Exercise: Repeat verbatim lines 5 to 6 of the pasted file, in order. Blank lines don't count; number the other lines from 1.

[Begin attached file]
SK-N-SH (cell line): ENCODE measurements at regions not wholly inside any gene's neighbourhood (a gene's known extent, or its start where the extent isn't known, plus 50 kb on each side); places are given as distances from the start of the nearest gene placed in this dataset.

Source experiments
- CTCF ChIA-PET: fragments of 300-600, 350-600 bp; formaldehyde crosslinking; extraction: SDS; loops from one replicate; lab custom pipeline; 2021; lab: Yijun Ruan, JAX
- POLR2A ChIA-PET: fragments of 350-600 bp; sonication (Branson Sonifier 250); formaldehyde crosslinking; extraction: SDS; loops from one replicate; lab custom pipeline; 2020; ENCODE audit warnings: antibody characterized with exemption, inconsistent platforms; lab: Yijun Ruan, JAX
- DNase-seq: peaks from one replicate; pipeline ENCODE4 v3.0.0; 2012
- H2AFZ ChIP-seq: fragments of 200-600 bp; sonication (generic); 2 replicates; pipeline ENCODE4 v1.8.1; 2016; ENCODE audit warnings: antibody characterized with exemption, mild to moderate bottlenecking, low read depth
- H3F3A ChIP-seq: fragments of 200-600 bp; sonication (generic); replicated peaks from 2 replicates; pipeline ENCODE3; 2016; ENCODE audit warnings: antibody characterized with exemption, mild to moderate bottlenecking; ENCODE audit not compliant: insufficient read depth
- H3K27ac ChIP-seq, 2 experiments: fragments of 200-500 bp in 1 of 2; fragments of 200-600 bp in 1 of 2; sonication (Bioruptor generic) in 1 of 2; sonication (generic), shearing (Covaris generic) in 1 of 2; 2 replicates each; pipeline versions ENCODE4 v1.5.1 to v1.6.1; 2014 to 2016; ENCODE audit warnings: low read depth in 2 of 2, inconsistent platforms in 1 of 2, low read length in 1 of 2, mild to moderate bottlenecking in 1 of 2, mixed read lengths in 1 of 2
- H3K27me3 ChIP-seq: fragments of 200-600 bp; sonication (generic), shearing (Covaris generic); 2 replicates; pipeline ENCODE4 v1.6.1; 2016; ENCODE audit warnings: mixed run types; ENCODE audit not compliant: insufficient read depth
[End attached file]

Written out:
- DNase-seq: peaks from one replicate; pipeline ENCODE4 v3.0.0; 2012
- H2AFZ ChIP-seq: fragments of 200-600 bp; sonication (generic); 2 replicates; pipeline ENCODE4 v1.8.1; 2016; ENCODE audit warnings: antibody characterized with exemption, mild to moderate bottlenecking, low read depth